Ramblings about what I encounter within the realm of the geosciences, as well as the occasional rant about nonsense.

20 March 2009

Permo-Triassic Boundary NOT the Event of the Season

ResearchBlogging.orgHave you ever had one of those moments, where you read a paper, and you realize the paper is saying...pretty much everything you have been working on for the past few seasons? I just had one of these precious moments. Fortunately, I don't think negates my efforts though. In this case, the paper's location is on the opposite side of the world and approximately 190 Ma earlier. So I think I am safe. *Phew*

The paper in question is Gastaldo et al, 2009 (availble here). This was published in the March issue of Geology, which means you will have to meander over to your local library/university computer to gain access, or just join the GSA.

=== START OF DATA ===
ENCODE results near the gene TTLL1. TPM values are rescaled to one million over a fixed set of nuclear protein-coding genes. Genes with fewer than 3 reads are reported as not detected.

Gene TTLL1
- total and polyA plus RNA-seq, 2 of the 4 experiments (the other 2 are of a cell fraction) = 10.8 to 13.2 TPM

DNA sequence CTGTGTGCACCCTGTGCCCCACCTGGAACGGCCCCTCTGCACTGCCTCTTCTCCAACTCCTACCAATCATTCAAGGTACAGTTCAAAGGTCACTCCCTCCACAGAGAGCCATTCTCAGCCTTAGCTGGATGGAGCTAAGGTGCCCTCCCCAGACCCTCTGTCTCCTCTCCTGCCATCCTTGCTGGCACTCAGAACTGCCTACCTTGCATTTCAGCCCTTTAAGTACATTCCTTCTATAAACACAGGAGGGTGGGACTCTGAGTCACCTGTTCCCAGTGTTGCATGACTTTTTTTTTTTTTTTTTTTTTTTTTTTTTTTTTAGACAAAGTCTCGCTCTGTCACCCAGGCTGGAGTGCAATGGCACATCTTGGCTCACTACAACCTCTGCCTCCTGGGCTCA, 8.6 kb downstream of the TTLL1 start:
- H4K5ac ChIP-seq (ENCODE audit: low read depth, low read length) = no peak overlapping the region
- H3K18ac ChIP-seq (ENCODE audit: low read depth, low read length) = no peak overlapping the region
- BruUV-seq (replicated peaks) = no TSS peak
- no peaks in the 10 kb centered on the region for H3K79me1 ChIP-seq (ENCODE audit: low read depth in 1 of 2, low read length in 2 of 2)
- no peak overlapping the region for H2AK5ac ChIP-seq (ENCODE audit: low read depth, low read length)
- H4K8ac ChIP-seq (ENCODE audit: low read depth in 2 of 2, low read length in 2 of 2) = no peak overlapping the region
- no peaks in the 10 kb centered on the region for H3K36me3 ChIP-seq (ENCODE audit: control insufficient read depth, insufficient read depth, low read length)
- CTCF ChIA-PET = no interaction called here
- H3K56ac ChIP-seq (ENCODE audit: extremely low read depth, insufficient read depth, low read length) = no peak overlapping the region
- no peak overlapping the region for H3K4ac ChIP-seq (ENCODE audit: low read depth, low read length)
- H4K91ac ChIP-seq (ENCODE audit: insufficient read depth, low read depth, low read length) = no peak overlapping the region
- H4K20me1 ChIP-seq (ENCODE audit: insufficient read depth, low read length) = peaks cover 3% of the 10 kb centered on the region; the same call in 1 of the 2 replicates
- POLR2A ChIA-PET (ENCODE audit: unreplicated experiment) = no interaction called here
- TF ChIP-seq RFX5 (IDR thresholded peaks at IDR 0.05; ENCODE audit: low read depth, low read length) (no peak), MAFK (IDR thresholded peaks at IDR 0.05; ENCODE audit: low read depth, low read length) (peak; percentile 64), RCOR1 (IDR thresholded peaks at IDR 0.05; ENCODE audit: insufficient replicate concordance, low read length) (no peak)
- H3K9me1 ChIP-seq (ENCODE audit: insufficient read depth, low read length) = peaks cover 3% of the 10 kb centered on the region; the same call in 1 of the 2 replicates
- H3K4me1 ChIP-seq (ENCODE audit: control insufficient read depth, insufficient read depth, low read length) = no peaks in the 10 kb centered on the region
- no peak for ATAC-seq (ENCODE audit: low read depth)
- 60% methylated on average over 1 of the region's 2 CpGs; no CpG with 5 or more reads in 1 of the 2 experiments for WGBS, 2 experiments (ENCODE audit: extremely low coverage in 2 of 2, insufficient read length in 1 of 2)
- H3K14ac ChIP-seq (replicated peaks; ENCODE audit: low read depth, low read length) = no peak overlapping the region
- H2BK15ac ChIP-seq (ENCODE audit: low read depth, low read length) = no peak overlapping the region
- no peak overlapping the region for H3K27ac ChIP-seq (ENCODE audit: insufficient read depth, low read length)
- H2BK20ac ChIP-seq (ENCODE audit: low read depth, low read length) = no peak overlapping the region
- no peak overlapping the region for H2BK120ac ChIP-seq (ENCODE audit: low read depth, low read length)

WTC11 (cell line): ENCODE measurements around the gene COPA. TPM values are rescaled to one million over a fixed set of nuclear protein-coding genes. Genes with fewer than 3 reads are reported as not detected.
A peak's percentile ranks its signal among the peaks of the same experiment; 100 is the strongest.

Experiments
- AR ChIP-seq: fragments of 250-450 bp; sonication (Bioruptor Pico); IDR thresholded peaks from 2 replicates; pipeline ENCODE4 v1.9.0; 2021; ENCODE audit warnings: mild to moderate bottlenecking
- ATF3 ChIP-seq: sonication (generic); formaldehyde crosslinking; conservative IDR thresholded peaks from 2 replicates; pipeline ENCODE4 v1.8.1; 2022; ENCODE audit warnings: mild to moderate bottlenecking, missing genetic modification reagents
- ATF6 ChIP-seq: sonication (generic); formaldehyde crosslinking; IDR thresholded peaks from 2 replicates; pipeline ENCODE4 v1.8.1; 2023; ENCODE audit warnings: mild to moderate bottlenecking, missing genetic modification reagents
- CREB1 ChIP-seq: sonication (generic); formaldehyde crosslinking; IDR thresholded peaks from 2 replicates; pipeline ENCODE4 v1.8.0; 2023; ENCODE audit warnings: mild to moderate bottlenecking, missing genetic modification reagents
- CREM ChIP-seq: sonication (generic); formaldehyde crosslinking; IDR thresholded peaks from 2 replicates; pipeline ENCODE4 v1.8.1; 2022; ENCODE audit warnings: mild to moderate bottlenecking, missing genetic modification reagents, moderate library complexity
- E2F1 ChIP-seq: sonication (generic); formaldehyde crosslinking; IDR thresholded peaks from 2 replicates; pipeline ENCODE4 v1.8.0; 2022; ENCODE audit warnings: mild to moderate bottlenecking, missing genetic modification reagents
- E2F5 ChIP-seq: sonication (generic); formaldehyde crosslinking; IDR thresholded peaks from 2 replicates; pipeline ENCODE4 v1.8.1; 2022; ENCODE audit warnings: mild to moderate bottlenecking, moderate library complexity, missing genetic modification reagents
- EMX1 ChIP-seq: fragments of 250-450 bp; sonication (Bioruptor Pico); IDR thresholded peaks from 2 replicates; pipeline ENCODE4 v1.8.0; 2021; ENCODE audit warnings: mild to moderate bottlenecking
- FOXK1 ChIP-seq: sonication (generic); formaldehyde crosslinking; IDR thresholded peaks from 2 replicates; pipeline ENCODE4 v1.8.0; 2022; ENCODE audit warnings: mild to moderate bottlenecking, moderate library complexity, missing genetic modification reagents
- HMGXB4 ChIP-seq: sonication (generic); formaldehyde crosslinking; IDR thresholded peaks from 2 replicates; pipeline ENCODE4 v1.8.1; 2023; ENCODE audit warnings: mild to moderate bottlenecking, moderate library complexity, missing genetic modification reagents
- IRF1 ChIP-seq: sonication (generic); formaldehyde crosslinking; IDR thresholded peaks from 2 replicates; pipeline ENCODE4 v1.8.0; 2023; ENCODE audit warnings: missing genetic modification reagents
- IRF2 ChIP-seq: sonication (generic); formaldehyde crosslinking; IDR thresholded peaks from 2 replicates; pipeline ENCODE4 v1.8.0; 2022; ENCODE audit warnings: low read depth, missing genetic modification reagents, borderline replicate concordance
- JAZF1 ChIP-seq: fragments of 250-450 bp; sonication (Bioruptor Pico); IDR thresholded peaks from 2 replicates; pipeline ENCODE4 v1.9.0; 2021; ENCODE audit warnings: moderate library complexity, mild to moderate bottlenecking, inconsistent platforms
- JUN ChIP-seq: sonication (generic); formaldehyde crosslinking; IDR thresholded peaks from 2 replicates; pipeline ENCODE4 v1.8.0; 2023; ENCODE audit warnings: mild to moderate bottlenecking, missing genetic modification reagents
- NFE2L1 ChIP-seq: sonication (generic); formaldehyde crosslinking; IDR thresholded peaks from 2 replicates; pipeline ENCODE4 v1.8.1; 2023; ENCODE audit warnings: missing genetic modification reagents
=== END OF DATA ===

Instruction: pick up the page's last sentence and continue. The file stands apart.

The deposits spanning the terrestrial Permo-Triassic (P-Tr) boundary are fluvio-lacustrine, with the placement of the boundary based on the position of a succession of laminated beds. Gastaldo et al. seek to determine the legitimacy of using lithostratigraphic means to evaluate the position of the P-Tr boundary. For those not in the know, lithostratigraphy is a subset of stratigraphy which focuses only on characteristics of the rocks themselves to define stratigraphic relationships. In other words, sandstones correlate with sandstones, mudstones with mudstones, etc. Lithostratigraphy is a fairly useful tool for some purposes, but it is inadequate for other purposes. So if you are using lithostratigraphy to help examine some aspect of the geologic record, you better make certain that lithostratigraphy can do what you think it can do.